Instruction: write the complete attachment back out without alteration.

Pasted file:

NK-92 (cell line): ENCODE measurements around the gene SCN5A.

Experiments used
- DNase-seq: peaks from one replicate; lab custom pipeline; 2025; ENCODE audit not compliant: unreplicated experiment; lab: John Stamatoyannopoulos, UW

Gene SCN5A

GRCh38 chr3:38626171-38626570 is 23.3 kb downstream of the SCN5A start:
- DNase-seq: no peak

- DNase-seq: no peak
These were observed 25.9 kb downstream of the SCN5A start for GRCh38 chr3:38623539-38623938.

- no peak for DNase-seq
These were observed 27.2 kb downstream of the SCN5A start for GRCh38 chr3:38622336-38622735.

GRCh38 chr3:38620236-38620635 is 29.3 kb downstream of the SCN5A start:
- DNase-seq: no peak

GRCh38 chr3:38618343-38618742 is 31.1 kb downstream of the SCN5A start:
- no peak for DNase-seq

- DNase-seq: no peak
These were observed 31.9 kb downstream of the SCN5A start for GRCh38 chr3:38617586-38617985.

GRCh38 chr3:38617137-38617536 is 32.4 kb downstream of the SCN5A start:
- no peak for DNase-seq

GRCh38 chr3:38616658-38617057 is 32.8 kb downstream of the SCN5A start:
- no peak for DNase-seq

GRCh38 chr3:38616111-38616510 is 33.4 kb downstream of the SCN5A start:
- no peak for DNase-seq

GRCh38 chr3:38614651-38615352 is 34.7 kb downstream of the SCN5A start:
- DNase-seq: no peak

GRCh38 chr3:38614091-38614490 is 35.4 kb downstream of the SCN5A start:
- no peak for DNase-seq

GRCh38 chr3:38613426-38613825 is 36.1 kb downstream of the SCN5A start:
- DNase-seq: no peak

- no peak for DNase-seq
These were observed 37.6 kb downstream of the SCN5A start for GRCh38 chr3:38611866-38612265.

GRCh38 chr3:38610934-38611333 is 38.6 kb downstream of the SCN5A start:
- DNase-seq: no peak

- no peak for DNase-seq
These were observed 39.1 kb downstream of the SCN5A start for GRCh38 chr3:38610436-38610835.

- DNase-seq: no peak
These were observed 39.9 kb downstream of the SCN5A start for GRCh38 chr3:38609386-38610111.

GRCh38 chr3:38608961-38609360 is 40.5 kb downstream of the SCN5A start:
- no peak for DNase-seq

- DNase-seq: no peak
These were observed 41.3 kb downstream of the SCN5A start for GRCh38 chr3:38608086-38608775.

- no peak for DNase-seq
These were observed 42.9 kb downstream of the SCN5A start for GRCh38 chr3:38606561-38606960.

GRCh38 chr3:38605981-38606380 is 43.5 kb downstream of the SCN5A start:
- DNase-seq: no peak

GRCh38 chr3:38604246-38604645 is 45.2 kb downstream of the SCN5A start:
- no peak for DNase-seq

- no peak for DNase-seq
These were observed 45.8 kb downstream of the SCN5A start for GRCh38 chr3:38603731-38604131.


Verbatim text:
NK-92 (cell line): ENCODE measurements around the gene SCN5A.

Experiments used
- DNase-seq: peaks from one replicate; lab custom pipeline; 2025; ENCODE audit not compliant: unreplicated experiment; lab: John Stamatoyannopoulos, UW

Gene SCN5A

GRCh38 chr3:38626171-38626570 is 23.3 kb downstream of the SCN5A start:
- DNase-seq: no peak

- DNase-seq: no peak
These were observed 25.9 kb downstream of the SCN5A start for GRCh38 chr3:38623539-38623938.

- no peak for DNase-seq
These were observed 27.2 kb downstream of the SCN5A start for GRCh38 chr3:38622336-38622735.

GRCh38 chr3:38620236-38620635 is 29.3 kb downstream of the SCN5A start:
- DNase-seq: no peak

GRCh38 chr3:38618343-38618742 is 31.1 kb downstream of the SCN5A start:
- no peak for DNase-seq

- DNase-seq: no peak
These were observed 31.9 kb downstream of the SCN5A start for GRCh38 chr3:38617586-38617985.

GRCh38 chr3:38617137-38617536 is 32.4 kb downstream of the SCN5A start:
- no peak for DNase-seq

GRCh38 chr3:38616658-38617057 is 32.8 kb downstream of the SCN5A start:
- no peak for DNase-seq

GRCh38 chr3:38616111-38616510 is 33.4 kb downstream of the SCN5A start:
- no peak for DNase-seq

GRCh38 chr3:38614651-38615352 is 34.7 kb downstream of the SCN5A start:
- DNase-seq: no peak

GRCh38 chr3:38614091-38614490 is 35.4 kb downstream of the SCN5A start:
- no peak for DNase-seq

GRCh38 chr3:38613426-38613825 is 36.1 kb downstream of the SCN5A start:
- DNase-seq: no peak

- no peak for DNase-seq
These were observed 37.6 kb downstream of the SCN5A start for GRCh38 chr3:38611866-38612265.

GRCh38 chr3:38610934-38611333 is 38.6 kb downstream of the SCN5A start:
- DNase-seq: no peak

- no peak for DNase-seq
These were observed 39.1 kb downstream of the SCN5A start for GRCh38 chr3:38610436-38610835.

- DNase-seq: no peak
These were observed 39.9 kb downstream of the SCN5A start for GRCh38 chr3:38609386-38610111.

GRCh38 chr3:38608961-38609360 is 40.5 kb downstream of the SCN5A start:
- no peak for DNase-seq

- DNase-seq: no peak
These were observed 41.3 kb downstream of the SCN5A start for GRCh38 chr3:38608086-38608775.

- no peak for DNase-seq
These were observed 42.9 kb downstream of the SCN5A start for GRCh38 chr3:38606561-38606960.

GRCh38 chr3:38605981-38606380 is 43.5 kb downstream of the SCN5A start:
- DNase-seq: no peak

GRCh38 chr3:38604246-38604645 is 45.2 kb downstream of the SCN5A start:
- no peak for DNase-seq

- no peak for DNase-seq
These were observed 45.8 kb downstream of the SCN5A start for GRCh38 chr3:38603731-38604131.